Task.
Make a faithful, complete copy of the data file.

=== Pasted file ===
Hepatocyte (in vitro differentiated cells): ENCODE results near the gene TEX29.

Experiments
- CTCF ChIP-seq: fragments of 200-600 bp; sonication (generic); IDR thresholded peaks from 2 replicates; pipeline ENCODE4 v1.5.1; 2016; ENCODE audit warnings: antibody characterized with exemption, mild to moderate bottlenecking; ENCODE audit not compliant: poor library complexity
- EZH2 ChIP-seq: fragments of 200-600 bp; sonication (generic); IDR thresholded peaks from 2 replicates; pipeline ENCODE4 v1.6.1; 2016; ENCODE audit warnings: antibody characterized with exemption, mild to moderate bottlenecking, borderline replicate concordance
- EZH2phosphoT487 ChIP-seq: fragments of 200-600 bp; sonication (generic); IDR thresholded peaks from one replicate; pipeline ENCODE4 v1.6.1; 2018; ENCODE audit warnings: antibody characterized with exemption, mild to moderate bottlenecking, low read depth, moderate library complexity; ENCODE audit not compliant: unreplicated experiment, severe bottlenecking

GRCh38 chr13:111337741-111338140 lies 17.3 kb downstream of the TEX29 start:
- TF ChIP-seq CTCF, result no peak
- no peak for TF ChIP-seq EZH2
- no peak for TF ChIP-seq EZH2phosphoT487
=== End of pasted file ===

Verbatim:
Hepatocyte (in vitro differentiated cells): ENCODE results near the gene TEX29.

Experiments
- CTCF ChIP-seq: fragments of 200-600 bp; sonication (generic); IDR thresholded peaks from 2 replicates; pipeline ENCODE4 v1.5.1; 2016; ENCODE audit warnings: antibody characterized with exemption, mild to moderate bottlenecking; ENCODE audit not compliant: poor library complexity
- EZH2 ChIP-seq: fragments of 200-600 bp; sonication (generic); IDR thresholded peaks from 2 replicates; pipeline ENCODE4 v1.6.1; 2016; ENCODE audit warnings: antibody characterized with exemption, mild to moderate bottlenecking, borderline replicate concordance
- EZH2phosphoT487 ChIP-seq: fragments of 200-600 bp; sonication (generic); IDR thresholded peaks from one replicate; pipeline ENCODE4 v1.6.1; 2018; ENCODE audit warnings: antibody characterized with exemption, mild to moderate bottlenecking, low read depth, moderate library complexity; ENCODE audit not compliant: unreplicated experiment, severe bottlenecking

GRCh38 chr13:111337741-111338140 lies 17.3 kb downstream of the TEX29 start:
- TF ChIP-seq CTCF, result no peak
- no peak for TF ChIP-seq EZH2
- no peak for TF ChIP-seq EZH2phosphoT487